• In Madagascar the Ministries of Communication and Health, working with various aid agencies, developed a radio drama series for women’s listening clubs. Wind-up radios, funded by Rotary, were distributed to clubs who provided regular feedback on the programmes. The series is aimed at improving health education, family planning and AIDS prevention. Similarly in Ethiopia people living in remote communities in Ethiopia’s Harar Province are tuning in twice weekly to a radio serial drama aimed at creating awareness and prevention of HIV/AIDS – a project funded by the Centers for Disease Control and Prevention.
  • According to the Zambian Ministry of Education (MOE) 800,000 Zambian children are unable to attend school. They either cannot afford it, are orphans, live too far to walk to school or are girls who are kept at home. The attrition rate of teachers poses another problem – two teachers are dying of AIDS for every one who is trained. The MOE, together with the Educational Broadcasting Services, is using Interactive Radio Instruction to help fill the educational void. Each morning thousands of primary school learners listen to the lively English and mathsprogramme 7980Learning at Taonga Market on the radio. To assist with the lesson, adult mentors from the community are trained to use radio as a teaching aid. The Peace Corps in Zambia purchased Freeplay radios for their volunteers to distribute. These volunteers are trained in the mentoring process and then train community mentors, enabling the programme to reach deep rural areas. In addition, Rotary UK is helping to raise funds to bring more radios to community schools.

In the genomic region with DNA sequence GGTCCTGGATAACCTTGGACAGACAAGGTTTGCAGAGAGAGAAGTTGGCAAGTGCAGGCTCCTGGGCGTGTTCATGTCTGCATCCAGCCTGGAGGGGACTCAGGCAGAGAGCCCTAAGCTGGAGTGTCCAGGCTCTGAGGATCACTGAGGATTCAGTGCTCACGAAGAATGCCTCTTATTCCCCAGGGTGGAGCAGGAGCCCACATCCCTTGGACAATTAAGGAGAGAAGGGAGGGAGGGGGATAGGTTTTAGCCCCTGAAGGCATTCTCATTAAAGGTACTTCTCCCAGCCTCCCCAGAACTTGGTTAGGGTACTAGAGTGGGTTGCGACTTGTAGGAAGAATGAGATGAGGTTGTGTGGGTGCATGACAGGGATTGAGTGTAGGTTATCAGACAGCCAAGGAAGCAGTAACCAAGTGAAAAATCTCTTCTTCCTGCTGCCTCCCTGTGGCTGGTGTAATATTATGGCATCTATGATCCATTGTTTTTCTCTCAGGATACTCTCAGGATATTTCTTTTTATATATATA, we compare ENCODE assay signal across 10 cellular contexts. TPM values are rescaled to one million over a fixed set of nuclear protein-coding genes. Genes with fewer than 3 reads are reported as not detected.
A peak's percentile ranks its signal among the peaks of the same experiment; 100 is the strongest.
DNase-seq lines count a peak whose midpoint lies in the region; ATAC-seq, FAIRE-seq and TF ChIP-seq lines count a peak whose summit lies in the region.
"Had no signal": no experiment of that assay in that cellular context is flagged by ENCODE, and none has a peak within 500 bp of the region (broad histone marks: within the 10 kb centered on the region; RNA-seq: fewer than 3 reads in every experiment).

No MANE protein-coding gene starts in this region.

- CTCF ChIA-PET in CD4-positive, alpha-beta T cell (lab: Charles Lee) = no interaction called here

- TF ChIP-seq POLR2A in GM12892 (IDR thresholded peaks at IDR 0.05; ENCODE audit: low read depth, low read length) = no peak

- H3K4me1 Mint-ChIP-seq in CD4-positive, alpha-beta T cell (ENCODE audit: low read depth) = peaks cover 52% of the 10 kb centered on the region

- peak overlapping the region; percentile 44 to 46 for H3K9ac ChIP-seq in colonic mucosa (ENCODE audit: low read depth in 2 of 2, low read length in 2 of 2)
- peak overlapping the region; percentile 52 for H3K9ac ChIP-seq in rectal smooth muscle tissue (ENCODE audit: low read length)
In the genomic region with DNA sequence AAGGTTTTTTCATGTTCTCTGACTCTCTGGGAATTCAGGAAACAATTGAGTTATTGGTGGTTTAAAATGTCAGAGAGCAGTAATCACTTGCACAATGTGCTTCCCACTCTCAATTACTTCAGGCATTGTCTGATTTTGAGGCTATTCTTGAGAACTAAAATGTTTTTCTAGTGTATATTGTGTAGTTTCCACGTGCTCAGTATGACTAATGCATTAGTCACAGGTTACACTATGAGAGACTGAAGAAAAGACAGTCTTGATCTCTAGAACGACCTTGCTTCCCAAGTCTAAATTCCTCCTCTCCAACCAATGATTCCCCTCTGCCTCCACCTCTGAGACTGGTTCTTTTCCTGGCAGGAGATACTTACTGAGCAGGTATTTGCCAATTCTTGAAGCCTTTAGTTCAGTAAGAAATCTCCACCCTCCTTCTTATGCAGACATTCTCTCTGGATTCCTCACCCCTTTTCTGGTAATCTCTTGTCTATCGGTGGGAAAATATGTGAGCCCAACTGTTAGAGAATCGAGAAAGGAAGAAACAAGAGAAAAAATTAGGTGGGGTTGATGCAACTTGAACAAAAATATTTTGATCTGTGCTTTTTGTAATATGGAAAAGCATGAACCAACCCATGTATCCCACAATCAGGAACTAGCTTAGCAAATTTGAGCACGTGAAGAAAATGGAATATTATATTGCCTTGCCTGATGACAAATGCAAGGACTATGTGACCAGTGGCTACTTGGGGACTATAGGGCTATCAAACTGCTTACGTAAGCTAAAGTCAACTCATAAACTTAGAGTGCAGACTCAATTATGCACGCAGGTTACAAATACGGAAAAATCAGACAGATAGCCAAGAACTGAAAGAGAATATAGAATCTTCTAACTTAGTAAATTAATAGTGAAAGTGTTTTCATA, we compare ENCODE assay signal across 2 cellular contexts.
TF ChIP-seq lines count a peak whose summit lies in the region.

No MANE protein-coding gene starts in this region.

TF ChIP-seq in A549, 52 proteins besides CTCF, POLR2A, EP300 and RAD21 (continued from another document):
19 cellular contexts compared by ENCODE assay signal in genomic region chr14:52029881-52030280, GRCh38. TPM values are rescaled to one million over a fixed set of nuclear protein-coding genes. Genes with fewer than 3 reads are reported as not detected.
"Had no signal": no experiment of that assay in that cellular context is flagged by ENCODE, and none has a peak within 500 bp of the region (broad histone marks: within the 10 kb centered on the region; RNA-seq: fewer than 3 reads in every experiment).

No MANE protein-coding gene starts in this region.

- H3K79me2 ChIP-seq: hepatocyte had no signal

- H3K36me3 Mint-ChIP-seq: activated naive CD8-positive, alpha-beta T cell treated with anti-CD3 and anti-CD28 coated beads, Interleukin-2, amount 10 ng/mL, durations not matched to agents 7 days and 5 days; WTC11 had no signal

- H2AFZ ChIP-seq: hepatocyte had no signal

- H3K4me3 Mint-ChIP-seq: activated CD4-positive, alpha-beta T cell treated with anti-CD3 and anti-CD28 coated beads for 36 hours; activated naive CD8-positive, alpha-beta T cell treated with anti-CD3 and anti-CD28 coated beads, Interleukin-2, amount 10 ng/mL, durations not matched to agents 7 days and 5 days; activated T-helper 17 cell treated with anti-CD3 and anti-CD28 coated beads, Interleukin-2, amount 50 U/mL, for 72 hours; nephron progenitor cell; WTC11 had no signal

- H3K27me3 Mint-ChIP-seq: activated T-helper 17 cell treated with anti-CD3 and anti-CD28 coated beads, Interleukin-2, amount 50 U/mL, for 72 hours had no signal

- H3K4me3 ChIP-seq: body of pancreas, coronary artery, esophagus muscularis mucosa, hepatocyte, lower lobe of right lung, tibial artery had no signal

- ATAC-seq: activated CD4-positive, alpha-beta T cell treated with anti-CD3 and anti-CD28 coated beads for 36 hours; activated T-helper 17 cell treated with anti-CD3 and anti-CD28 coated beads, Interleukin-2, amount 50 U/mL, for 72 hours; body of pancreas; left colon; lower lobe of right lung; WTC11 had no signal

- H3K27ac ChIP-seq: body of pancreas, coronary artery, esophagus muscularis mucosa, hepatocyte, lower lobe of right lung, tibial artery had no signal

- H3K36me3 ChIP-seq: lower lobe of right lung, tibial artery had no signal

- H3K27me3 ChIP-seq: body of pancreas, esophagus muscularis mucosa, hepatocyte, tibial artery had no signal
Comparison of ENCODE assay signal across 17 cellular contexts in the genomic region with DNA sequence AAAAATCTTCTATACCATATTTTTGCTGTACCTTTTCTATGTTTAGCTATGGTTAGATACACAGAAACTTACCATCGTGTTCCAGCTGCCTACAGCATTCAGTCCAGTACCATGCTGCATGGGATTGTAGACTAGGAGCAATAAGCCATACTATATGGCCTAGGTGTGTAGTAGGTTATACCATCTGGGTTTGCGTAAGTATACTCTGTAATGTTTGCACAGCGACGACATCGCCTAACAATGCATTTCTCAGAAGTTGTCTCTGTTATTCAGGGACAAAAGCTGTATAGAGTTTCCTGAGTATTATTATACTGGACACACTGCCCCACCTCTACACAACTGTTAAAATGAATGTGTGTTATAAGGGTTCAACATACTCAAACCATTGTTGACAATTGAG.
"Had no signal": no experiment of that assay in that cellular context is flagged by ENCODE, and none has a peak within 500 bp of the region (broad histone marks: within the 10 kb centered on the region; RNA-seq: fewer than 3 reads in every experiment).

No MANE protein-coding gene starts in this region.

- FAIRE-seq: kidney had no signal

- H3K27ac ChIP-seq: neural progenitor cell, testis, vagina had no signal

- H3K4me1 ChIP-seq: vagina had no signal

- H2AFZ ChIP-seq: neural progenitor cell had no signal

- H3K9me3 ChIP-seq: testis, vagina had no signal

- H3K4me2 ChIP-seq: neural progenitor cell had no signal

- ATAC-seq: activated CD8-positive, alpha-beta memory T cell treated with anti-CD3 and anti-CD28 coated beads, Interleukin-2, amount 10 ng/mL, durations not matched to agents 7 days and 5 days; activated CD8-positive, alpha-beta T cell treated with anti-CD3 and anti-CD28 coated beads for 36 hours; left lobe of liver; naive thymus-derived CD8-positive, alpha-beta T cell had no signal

• In early 2000, hundreds of thousands of Mozambicans were displaced by catastrophic flooding. One of the items that people lost were radios – often the only access to information. Various donor agencies including the Freeplay Foundation distributed over 7000 radios and a daily programme called Ndhambi was created in the local language, Shangani. Ndhambi covered information on health, sanitation, hygiene, the location of landmines, obtaining lost ID documents and title deeds, governance, tracing and contacting lost family members, as well as agricultural assistance, all of which were of great importance during the post-flood period.
  • During the crisis in Kosovo in 1999, DFID and the ICRC purchased over 40,000 Freeplay radios to distribute to refugees on the move and in camps in Albania and Montenegro. Here the radio played a part in helping to find missing relatives and to inform of the location of landmines, contaminated water supplies and booby-trapped villages.

Broadening the Base – The Freeplay Foundation

In 1998 the Freeplay Foundation was established as an extension of the group’s commitment to empowerment and development. The Foundation operates as an independent organisation with its own Board of Trustees but it still receives an annual grant from the Freeplay Energy Group with which it shares some managerial and administration resources. The balance of funding is raised from various donors and used to support a wide range of development and implementation projects. Working primarily in Africa, the Freeplay Foundation promotes access to radio broadcasting in rural and remote areas through alternative energy solutions. It seeks ‘to advance economic progress, promote community development and help eradicate disease, famine and conflict’. It does this by continuing the original wind-up radio mission – supporting or initiating projects that harness appropriate and alternative energy solutions that deliver information and education through radio broadcasting.

The Foundation facilitates access to specialists who can provide the four components vital to the sustainable success of any radio communication initiative:


Jennifer Peters has an idea for water treatment which could help provide clean drinking water to millions of people in Africa. Using ideas from the Freeplay story, what advice would you give her to help her take this forward? And what should she watch out for?